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Proceedings Paper

A novel framework for automated 3D PDM construction using deformable models
Author(s): Zheen Zhao; Eam Khwang Teoh
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Paper Abstract

This paper describes a novel framework to build 3D Point Distribution Model (PDM) from a set of segmented volumetric images. This method is based on a deformable model algorithm. Each training sample deforms to approximate all other training shapes. The training sample with best approximation results is then chosen as the template. Finally, the poor approximation results from this template are improved by the "bridge over" scheme, which deforms the template to approximate intermediate training shapes and then deforms the approximations to outliers. The method is applied to construct a 3D PDM of 20 human brain ventricles. The results show that the algorithm leads to more accurate representation than traditional framework. Also, the performance of the PDM of soft tissue is comparable with the PDM of bone structures by a previous method. The traditional framework of deformable model based approach selects the template arbitrarily and deforms the template to approximate training shapes directly. The limitation of the traditional framework is that the representation accuracy of the PDM entirely depends on the direct approximation. Moreover, the arbitrary template selection deteriorates the accuracy of the approximation. Our framework that features template selection and indirect approximation solves the shortcomings and improves the PDM representation accuracy. Furthermore, the "bridge over" framework could be used with any deformable model algorithm. In this sense, the method is a generic framework open to future investigation.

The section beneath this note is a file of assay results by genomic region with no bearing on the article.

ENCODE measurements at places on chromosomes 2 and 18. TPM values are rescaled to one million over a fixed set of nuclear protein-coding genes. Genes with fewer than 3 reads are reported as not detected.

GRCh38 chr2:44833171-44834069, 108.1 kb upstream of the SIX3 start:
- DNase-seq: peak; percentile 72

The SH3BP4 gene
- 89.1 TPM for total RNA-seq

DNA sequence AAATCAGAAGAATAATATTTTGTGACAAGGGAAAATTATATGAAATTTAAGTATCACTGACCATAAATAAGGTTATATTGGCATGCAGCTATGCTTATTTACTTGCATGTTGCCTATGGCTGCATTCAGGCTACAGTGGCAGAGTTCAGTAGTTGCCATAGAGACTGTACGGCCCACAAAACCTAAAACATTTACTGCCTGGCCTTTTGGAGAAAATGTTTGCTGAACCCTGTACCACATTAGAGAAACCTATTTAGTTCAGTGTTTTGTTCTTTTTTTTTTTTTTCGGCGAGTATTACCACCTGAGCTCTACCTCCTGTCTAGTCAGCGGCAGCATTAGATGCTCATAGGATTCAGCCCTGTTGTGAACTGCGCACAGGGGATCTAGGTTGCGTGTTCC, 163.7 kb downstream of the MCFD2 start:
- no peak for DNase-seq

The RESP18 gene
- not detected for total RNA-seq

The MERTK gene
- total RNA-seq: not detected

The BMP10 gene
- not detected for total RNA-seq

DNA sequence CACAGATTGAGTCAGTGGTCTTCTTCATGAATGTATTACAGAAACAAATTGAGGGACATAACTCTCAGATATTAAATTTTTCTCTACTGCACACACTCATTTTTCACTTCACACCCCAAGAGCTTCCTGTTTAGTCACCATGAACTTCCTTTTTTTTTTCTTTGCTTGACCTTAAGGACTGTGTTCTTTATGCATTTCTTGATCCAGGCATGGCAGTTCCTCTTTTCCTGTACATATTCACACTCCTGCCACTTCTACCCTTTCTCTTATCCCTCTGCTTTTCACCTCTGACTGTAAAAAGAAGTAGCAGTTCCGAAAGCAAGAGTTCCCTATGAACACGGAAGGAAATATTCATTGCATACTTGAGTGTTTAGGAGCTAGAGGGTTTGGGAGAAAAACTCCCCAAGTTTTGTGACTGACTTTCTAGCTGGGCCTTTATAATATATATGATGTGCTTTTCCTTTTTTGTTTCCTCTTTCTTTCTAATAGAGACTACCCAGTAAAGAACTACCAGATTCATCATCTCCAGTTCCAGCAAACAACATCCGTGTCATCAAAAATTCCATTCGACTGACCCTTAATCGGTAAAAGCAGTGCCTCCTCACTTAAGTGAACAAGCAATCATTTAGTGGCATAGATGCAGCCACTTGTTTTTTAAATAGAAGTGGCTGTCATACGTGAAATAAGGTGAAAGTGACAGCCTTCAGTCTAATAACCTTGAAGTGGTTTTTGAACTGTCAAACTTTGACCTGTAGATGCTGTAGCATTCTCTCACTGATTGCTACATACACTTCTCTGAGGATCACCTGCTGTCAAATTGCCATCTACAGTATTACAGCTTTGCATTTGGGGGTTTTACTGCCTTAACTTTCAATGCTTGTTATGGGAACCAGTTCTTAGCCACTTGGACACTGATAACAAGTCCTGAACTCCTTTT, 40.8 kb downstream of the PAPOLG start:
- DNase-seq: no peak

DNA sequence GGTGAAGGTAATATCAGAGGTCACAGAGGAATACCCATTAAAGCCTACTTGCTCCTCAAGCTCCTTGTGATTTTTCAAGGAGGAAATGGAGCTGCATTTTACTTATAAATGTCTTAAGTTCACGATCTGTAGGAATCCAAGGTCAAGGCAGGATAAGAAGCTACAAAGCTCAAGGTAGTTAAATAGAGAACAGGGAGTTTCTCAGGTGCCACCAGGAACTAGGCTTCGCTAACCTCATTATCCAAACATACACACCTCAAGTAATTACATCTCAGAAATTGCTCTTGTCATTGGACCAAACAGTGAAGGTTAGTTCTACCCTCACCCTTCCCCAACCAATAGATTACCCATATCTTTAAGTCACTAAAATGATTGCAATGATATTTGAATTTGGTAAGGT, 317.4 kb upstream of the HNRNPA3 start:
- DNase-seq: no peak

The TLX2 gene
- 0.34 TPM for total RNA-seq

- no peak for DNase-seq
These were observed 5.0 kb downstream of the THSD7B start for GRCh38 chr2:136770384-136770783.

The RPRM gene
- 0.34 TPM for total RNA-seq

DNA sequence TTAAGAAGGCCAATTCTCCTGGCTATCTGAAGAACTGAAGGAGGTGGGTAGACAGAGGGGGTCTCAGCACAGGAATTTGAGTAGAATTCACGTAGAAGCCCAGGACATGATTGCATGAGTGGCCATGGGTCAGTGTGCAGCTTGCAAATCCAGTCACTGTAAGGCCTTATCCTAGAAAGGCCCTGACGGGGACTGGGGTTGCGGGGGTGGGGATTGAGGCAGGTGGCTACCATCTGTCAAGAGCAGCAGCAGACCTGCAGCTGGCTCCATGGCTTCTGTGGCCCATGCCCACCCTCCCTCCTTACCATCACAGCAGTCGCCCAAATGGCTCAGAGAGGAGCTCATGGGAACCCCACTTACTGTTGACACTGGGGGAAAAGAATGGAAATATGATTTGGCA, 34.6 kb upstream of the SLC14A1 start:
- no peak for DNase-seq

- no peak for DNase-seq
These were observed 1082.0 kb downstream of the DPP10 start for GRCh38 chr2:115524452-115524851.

Paper Details

Date Published: 29 April 2005
PDF: 12 pages
Proc. SPIE 5747, Medical Imaging 2005: Image Processing, (29 April 2005); doi: 10.1117/12.594736
Show Author Affiliations
Zheen Zhao, Nanyang Technological Univ. (Singapore)
Eam Khwang Teoh, Nanyang Technological Univ. (Singapore)

Published in SPIE Proceedings Vol. 5747:
Medical Imaging 2005: Image Processing
J. Michael Fitzpatrick; Joseph M. Reinhardt, Editor(s)

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